3. Appellant challenges the finding that the date of the will is not in the handwriting of the testator. He died March 6th, about three weeks after the date of the will. It is claimed that the court erroneously discarded all the oral testimony, and, assuming the position of an expert on handwriting, decided the point on the documentary evidence alone. There were numerous examples of the handwriting of deceased introduced in evidence by both parties running through many years and down to a time after the date of the will, many of which have by stipulation been sent here for inspection by this court, though not printed in the transcript. The record also contains a copy of the written opinion of the learned judge who heard the evidence, the purpose being, we presume, to show that the oral evidence was not considered by him. In this opinion the trial judge gives a very searching analysis of the characteristics found in the admitted handwriting of deceased, and, by numerous comparisons of his known writing with the writing in question, reaches the conclusion that the date was not written by deceased. There was evidence tending to show that the body of the will and the signature were written at a different and earlier period than the date and with a different pen. The will was found about two weeks after the death of Mr. Behrens, in a box with other papers, which "had a lock and key, but was open." He occupied a room in a hotel at his death, the key to which was kept by the landlord. Mr. Dennis, a witness for proponent, who was familiar with the handwriting of Mr. Behrens, testified that in his opinion the will was entirely in the handwriting of deceased. He also testified: "My opinion is that the date `Febr. 12, '98,' was written after the body of the instrument, and that the signature was written before the date `Febr. 12, '98.'" Mr. S.L. Rogers, an attorney at law, who had known deceased for twenty-five years and had attended to much of Mr. Behrens' business, and was familiar with his handwriting and produced many specimens of it, testified for contestants that Mr. Behrens had consulted him as to how to draw an olographic will, and received particular instructions from the witness as to the code requirements; that Mr. Behrens made many wills, some of which witness drew, which were destroyed. This witness testified quite fully as to the differences apparent between the disputed handwriting and that which was admitted to be genuine, some of which differences were stated in the opinion of the court much the same as by this witness. Mr. Rogers was asked on cross-examination if he could swear that the words and figures of the date were not in Behrens' handwriting and answered: "No, sir, I wouldn't swear they were not in his handwriting, but they don't look like his handwriting, both the ink nor the making of the letters and all of them. I cannot swear that he didn't write the words `Febr. 12, '98,' but I can swear that it does not compare, and I don't believe it is his handwriting." He gave as a reason for his belief that on one occasion Mr. Behrens "wanted to know if he could make a will that looked like a will, an olographic will, but that would not be an olographic will. . . . . Q. He had reasons for wanting to do that? A. he told me that he had reasons therefor, as I state now, I will say that I don't believe it is his handwriting; I believe it was put there by somebody else." Appellant contends that this evidence shows that the witness based his belief entirely on the reason last given. But it is clear from the minute comparison made by the witness between the known handwriting of deceased and the date in the will that his judgment did not rest alone on the circumstance brought out on re-examination; this was but an additional reason for his opinion. Mr. Rogers was the only witness for contestants who testified to any opinion as to the handwriting.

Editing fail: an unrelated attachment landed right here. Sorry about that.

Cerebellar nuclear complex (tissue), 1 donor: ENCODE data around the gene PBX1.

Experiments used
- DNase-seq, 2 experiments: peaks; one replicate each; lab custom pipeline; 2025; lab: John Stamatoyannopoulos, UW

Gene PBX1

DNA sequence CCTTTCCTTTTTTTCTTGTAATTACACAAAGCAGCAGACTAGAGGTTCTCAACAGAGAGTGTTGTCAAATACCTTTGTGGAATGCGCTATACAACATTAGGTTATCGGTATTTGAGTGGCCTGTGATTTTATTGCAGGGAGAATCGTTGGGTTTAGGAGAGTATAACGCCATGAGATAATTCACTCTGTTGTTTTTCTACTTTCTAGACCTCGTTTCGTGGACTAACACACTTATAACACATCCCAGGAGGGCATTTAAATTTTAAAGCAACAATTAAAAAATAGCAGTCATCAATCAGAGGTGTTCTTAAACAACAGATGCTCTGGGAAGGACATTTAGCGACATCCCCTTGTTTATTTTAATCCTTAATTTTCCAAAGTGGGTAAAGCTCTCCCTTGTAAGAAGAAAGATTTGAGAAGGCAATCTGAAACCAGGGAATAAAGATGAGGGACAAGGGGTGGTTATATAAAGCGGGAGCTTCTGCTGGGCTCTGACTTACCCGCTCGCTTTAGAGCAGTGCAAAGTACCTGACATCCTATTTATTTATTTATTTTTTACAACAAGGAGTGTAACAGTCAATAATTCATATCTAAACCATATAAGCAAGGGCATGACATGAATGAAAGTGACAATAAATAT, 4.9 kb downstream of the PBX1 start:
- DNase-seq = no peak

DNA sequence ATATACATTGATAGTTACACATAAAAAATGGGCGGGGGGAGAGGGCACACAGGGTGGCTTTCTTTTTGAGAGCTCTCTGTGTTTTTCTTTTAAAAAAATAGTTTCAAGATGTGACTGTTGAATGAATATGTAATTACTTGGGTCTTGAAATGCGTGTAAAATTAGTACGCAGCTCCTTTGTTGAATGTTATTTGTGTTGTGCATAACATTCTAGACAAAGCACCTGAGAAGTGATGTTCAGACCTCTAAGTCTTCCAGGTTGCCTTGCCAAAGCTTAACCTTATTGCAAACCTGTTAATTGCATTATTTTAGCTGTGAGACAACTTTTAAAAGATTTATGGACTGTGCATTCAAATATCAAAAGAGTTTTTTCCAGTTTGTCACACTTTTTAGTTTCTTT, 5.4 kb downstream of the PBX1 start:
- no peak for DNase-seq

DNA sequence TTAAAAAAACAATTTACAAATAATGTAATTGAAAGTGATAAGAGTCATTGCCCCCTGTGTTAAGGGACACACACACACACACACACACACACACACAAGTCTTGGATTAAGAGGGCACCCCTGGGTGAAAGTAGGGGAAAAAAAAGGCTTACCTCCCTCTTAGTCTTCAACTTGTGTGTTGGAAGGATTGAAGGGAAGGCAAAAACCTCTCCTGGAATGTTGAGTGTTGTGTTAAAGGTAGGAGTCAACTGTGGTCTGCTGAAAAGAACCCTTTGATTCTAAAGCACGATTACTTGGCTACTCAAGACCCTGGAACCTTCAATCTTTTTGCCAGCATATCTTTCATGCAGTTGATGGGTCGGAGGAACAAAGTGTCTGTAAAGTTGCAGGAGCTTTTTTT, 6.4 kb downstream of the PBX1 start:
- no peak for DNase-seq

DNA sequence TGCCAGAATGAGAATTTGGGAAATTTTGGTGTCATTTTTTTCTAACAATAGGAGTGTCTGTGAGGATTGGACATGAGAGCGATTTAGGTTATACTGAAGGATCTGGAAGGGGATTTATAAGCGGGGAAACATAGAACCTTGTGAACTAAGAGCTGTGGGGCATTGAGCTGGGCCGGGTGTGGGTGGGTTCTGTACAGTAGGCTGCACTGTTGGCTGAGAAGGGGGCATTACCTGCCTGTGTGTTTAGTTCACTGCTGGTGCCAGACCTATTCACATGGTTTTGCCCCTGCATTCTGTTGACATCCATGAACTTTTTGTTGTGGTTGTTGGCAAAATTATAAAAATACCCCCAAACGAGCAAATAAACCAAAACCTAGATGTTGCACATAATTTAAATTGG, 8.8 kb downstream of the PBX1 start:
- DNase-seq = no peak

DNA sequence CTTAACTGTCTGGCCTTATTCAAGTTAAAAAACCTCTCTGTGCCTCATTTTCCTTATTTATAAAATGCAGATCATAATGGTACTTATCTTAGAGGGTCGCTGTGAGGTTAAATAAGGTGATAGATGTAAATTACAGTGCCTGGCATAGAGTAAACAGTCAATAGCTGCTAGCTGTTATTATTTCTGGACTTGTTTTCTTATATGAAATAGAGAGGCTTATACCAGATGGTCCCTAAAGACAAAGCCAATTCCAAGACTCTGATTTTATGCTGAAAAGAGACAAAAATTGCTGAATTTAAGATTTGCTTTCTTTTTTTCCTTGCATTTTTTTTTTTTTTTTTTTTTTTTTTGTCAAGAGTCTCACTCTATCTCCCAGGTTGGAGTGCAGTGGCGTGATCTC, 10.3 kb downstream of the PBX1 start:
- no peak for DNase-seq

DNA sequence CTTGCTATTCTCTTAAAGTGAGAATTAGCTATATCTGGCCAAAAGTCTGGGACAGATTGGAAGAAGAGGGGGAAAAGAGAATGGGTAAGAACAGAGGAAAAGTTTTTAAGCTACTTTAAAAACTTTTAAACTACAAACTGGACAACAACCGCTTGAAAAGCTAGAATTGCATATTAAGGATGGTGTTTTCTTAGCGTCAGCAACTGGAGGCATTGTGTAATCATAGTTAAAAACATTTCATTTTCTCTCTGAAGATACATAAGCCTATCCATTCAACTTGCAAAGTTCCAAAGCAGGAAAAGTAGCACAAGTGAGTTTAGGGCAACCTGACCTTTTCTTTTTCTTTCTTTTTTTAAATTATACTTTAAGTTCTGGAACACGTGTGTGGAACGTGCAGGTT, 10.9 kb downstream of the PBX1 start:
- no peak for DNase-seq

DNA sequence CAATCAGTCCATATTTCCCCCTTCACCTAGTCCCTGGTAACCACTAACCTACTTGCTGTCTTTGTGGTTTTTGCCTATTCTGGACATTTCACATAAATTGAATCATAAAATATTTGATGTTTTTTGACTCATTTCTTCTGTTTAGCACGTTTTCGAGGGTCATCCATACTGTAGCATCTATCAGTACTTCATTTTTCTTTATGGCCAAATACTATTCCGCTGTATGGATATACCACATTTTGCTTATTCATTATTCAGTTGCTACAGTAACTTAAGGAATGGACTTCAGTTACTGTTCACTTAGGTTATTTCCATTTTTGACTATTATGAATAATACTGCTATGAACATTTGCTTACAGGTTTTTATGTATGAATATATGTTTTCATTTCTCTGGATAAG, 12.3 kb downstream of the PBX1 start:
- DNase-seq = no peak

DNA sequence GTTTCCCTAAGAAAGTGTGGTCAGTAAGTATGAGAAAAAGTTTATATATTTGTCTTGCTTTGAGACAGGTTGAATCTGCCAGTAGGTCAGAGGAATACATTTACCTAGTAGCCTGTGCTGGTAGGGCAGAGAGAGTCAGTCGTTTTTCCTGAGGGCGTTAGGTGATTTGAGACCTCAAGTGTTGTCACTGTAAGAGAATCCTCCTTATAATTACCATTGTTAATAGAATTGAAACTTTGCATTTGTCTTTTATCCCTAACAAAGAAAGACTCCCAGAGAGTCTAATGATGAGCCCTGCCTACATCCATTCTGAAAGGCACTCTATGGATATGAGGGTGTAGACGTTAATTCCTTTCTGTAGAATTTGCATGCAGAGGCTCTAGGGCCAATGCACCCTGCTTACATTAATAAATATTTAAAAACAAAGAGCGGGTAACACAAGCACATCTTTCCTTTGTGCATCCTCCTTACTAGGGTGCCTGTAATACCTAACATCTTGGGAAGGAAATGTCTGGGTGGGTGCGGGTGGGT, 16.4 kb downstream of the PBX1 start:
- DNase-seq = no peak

Mr. Dennis testified to familiarity with the handwriting of deceased, and expressed the opinion and belief of the genuiness of the date, although, as we have already stated, he also said he thought it was written some time after the body of the will and the signature were written. His cross-examination brought out the admission that he "did not know much about handwriting," and it also developed the fact that he could not satisfactorily account for the striking difference observable between the formation of the letters and figures of the date and the formation of the same letters and figures in the numerous examples produced of handwriting before and after the purported date of the will.